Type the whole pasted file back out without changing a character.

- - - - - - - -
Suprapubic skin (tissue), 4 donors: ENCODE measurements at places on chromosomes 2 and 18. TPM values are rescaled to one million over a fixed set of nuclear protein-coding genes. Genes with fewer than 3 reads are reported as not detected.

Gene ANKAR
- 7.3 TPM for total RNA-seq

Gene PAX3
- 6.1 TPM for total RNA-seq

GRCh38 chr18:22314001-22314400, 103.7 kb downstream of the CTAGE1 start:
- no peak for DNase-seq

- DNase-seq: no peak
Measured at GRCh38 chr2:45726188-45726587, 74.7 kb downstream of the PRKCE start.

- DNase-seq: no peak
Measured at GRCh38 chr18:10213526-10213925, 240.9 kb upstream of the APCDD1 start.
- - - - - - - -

Suprapubic skin (tissue), 4 donors: ENCODE measurements at places on chromosomes 2 and 18. TPM values are rescaled to one million over a fixed set of nuclear protein-coding genes. Genes with fewer than 3 reads are reported as not detected.

Gene ANKAR
- 7.3 TPM for total RNA-seq

Gene PAX3
- 6.1 TPM for total RNA-seq

GRCh38 chr18:22314001-22314400, 103.7 kb downstream of the CTAGE1 start:
- no peak for DNase-seq

- DNase-seq: no peak
Measured at GRCh38 chr2:45726188-45726587, 74.7 kb downstream of the PRKCE start.

- DNase-seq: no peak
Measured at GRCh38 chr18:10213526-10213925, 240.9 kb upstream of the APCDD1 start.